Avoid compassion fatigue — victims of domestic abuse have more than likely been "under the thumb" of their controlling partner for some time. Keep in mind that change of any kind is hard at the best of times, let alone when a victim is attempting to crawl out from under years of crushing abuse. Therefore, do not expect all of your recommendations or steps to safety to be applied immediately. There will always be one step forward and two steps back. As a manager, you will experience your own frustration, and therefore, it is important to find your own personal supports during this challenge.
Dealing with a perpetrator — many small and especially family-owned businesses may be confronted with the situation where the victim and the perpetrator are both employees of the company. This means that the manager must also speak to and confront the employee who is engaging in domestic violence. This is much more challenging and it is suggested that you invite another manager, an HR manager and/or another professional to be in the interview. Talk to the individual and be direct about the reasons why you are having the conversation. Explain your policies, expectations for behaviour and the consequences that might arise. Be sure to document the meeting as it is part of the progressive discipline process.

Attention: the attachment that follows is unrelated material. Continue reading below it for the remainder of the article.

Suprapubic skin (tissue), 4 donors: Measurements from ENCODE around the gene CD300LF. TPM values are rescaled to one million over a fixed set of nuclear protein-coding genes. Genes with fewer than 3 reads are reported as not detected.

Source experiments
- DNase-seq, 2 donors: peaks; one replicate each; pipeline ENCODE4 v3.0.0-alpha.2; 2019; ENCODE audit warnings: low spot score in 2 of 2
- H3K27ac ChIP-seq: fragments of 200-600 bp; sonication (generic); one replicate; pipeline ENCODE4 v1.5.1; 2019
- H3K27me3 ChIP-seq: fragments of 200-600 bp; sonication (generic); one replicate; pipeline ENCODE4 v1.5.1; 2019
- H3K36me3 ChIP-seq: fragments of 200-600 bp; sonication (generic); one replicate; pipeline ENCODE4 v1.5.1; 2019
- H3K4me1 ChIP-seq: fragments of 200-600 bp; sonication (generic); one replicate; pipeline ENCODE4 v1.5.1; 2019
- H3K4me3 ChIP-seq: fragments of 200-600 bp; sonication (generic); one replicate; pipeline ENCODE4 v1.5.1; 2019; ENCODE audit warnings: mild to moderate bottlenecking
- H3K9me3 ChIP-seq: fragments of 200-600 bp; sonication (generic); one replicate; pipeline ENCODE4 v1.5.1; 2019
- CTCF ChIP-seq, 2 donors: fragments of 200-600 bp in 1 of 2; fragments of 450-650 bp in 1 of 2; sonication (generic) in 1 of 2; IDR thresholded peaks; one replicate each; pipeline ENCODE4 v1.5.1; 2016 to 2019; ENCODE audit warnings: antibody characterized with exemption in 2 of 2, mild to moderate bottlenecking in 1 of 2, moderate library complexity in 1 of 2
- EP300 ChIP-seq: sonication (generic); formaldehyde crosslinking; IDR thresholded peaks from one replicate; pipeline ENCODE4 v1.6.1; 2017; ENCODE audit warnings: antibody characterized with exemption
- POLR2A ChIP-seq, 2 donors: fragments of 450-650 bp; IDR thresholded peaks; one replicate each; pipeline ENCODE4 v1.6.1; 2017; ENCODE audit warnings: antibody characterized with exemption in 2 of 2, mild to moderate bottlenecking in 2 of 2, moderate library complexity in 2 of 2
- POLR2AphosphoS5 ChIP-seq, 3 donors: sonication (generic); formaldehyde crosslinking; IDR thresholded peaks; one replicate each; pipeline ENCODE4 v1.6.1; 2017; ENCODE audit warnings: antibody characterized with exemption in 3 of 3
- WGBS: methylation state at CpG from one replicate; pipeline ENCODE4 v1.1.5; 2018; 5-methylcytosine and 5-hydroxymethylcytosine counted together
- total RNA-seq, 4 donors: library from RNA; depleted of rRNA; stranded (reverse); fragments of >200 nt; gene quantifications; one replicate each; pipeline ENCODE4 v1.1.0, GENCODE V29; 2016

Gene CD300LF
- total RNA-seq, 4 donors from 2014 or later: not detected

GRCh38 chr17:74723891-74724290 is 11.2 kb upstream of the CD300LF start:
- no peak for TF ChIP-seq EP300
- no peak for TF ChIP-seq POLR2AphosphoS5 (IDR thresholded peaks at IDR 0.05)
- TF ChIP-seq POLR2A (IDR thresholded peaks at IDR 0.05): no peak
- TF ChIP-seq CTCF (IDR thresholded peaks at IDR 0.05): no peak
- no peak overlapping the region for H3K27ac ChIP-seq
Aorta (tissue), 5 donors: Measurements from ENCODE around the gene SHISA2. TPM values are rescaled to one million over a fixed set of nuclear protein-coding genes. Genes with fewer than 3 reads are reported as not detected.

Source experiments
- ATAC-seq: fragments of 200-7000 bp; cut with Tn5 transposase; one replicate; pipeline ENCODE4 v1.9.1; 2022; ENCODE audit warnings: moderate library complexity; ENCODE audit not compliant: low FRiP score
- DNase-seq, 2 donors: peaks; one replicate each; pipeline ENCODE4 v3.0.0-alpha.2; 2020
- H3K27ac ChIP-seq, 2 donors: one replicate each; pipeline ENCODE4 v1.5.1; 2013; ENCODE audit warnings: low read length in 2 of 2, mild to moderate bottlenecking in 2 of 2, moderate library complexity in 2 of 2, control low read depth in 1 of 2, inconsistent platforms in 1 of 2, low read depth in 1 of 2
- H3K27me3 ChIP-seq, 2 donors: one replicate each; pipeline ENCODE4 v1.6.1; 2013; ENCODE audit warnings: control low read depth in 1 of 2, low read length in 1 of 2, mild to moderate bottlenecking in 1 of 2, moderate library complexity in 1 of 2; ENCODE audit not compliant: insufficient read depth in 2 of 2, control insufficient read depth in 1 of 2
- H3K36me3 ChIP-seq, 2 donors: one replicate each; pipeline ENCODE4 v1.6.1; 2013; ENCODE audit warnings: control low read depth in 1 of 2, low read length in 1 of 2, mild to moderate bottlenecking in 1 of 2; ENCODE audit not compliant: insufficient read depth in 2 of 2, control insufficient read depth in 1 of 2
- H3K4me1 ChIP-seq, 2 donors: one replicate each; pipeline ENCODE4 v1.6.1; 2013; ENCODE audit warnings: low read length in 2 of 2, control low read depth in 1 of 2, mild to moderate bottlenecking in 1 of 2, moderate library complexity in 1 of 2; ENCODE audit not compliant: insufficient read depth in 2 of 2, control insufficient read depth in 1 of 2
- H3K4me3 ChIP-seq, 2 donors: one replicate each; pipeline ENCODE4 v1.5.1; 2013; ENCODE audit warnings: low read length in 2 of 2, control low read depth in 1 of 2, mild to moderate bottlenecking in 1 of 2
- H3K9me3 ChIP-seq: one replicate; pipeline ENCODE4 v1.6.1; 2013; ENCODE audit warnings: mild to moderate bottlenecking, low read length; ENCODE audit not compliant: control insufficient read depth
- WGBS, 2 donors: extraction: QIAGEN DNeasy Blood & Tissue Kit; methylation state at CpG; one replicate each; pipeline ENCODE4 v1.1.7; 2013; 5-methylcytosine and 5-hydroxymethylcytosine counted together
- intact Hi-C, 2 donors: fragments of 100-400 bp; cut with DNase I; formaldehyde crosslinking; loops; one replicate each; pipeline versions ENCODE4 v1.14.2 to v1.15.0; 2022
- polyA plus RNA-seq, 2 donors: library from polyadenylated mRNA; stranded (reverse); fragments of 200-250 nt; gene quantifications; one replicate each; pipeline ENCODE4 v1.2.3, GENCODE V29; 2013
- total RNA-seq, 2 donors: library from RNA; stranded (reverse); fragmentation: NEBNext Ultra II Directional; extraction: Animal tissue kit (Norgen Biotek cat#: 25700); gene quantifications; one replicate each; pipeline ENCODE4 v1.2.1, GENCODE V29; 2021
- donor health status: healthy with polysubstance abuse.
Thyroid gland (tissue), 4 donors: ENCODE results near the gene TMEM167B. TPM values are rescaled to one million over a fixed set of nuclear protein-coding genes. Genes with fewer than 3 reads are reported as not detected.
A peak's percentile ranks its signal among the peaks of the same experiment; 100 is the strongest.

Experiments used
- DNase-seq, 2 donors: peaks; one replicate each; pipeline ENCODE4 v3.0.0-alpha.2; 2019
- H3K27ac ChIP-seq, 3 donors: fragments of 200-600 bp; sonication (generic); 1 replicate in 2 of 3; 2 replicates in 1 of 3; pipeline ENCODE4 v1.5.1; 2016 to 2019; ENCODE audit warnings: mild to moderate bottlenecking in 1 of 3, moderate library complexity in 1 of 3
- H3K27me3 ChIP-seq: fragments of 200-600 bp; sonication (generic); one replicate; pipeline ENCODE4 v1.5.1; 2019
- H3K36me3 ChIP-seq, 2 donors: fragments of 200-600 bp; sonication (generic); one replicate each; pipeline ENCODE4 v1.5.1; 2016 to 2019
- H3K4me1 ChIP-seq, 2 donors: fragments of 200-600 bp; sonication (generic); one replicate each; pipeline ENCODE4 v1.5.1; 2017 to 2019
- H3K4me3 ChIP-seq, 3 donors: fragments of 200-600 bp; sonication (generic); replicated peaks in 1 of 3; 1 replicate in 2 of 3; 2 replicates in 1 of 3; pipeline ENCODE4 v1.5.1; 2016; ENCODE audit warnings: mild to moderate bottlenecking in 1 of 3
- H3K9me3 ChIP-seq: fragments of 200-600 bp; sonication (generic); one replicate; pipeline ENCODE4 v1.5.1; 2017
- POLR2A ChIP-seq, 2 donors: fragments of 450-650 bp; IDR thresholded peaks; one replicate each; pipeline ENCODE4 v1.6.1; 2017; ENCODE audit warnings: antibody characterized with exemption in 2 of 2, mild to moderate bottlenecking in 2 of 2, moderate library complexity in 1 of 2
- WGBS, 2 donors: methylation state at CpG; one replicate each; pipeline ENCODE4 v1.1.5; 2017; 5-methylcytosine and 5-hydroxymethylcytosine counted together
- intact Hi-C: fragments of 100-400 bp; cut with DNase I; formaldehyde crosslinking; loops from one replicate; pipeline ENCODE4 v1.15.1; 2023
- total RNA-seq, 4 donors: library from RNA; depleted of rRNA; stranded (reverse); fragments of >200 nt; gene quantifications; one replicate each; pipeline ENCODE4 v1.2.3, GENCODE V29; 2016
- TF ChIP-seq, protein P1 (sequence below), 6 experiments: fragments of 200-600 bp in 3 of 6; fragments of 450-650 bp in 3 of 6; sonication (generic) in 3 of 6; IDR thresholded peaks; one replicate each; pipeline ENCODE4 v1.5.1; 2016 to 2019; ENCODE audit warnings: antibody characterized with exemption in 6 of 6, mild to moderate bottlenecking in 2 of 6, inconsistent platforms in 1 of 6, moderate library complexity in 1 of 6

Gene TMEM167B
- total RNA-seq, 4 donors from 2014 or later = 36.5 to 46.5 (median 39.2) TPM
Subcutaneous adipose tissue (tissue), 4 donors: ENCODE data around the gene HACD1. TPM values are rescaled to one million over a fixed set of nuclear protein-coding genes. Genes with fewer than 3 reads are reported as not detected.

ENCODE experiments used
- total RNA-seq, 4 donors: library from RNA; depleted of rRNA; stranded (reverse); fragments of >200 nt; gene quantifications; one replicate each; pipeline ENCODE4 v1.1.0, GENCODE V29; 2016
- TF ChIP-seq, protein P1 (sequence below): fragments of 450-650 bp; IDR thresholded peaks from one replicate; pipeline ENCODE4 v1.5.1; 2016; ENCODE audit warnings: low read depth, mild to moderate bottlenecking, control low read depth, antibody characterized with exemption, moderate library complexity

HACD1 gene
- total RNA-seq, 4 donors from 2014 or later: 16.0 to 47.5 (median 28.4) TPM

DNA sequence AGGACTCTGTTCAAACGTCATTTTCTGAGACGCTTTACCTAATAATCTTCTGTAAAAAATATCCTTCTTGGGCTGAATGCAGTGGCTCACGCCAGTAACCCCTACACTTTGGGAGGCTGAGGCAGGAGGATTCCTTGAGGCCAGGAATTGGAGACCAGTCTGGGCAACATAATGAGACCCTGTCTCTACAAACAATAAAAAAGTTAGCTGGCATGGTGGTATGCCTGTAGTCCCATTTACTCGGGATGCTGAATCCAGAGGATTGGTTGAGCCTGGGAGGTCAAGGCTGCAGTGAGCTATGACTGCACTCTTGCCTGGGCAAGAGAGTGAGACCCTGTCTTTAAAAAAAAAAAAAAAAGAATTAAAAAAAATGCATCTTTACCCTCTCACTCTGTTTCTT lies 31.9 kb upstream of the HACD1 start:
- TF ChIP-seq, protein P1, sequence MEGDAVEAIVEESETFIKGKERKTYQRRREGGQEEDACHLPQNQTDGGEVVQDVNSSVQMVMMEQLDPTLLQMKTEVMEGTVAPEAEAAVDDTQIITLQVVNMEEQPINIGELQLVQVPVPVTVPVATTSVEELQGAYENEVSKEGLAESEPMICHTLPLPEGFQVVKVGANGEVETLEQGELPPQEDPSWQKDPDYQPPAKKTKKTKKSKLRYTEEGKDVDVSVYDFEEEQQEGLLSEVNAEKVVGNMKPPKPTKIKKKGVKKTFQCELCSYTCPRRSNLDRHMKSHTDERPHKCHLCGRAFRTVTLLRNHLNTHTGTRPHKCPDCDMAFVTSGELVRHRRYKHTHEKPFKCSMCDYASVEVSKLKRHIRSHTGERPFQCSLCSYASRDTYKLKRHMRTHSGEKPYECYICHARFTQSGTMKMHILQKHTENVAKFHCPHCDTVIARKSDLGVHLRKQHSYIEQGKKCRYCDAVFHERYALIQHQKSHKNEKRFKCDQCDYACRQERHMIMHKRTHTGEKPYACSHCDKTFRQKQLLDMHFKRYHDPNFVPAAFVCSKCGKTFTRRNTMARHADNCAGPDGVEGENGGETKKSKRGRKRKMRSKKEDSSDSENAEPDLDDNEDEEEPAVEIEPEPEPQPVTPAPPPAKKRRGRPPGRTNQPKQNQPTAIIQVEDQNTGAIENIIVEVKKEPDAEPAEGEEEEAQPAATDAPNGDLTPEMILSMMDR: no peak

The Canadian Women’s Foundation reports that 6,000 women and children sleep in shelters on any given night because it isn’t safe at home. Therefore, there’s a good chance at some point, you will encounter an employee who is a victim of domestic violence. As management, you not only need to know your company policies as well as applicable legislation but also you need to know how to provide support to the employee so that the individual is safe and that your work is getting done.
Source: The Facts about Gender Based Violence, Canadian Women’s Foundation; Violence in the Workplace — Domestic Violence, CCOHS; Addressing Domestic Violence in the workplace, A Handbook for Employers, WorkSafe BC
Barbara J. Bowes, FCPHR, CMC, CCP, M.Ed, is president of Legacy Bowes Group. She is also an author of eight books, a professional speaker, executive coach, a book coach and a workshop leader. She can be reached at email@example.com and/or barbarabowes.com.